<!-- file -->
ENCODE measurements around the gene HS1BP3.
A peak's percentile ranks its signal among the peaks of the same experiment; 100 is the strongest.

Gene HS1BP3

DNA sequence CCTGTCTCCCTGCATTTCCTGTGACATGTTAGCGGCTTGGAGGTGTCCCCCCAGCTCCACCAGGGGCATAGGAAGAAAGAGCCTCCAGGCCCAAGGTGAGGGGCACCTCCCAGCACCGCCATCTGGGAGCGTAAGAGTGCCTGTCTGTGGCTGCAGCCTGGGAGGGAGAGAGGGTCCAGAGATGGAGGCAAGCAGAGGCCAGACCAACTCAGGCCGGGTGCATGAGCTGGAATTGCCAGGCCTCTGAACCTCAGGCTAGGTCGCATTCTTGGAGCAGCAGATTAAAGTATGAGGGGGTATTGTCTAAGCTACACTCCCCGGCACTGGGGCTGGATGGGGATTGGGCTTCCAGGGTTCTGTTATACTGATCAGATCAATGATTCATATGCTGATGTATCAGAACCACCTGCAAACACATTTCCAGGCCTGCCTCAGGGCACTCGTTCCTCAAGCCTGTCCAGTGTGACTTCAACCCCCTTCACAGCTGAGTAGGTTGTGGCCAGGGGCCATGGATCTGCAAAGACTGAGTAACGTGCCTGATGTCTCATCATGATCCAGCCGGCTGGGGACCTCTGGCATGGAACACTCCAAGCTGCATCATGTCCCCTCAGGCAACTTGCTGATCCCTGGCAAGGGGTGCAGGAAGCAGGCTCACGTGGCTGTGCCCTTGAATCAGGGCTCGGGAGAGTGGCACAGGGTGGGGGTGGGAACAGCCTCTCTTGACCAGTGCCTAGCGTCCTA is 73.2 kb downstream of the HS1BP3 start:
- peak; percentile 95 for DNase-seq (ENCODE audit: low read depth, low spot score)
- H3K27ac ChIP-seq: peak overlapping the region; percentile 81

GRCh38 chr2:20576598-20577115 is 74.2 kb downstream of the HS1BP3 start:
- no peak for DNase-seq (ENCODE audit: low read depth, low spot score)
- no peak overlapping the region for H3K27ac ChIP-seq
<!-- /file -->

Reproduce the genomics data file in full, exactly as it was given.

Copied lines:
ENCODE measurements around the gene HS1BP3.
A peak's percentile ranks its signal among the peaks of the same experiment; 100 is the strongest.

Gene HS1BP3

DNA sequence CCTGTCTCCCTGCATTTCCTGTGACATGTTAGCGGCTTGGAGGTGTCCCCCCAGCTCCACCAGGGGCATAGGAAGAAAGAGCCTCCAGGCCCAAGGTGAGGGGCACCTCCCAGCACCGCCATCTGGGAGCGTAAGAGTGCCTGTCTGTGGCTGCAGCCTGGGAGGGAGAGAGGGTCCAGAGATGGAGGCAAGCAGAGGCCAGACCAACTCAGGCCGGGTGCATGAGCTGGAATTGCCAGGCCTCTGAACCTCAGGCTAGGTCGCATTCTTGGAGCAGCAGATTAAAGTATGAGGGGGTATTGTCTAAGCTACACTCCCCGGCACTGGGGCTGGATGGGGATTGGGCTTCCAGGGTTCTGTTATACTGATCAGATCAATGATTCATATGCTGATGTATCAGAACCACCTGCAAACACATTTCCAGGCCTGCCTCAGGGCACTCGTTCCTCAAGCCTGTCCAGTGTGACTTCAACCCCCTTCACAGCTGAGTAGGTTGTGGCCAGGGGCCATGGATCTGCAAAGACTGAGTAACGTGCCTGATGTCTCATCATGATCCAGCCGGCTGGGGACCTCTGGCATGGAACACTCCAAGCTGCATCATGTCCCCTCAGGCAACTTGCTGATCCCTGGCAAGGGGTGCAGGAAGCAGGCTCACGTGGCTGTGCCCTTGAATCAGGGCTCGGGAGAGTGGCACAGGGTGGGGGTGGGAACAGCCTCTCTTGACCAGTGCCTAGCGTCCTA is 73.2 kb downstream of the HS1BP3 start:
- peak; percentile 95 for DNase-seq (ENCODE audit: low read depth, low spot score)
- H3K27ac ChIP-seq: peak overlapping the region; percentile 81

GRCh38 chr2:20576598-20577115 is 74.2 kb downstream of the HS1BP3 start:
- no peak for DNase-seq (ENCODE audit: low read depth, low spot score)
- no peak overlapping the region for H3K27ac ChIP-seq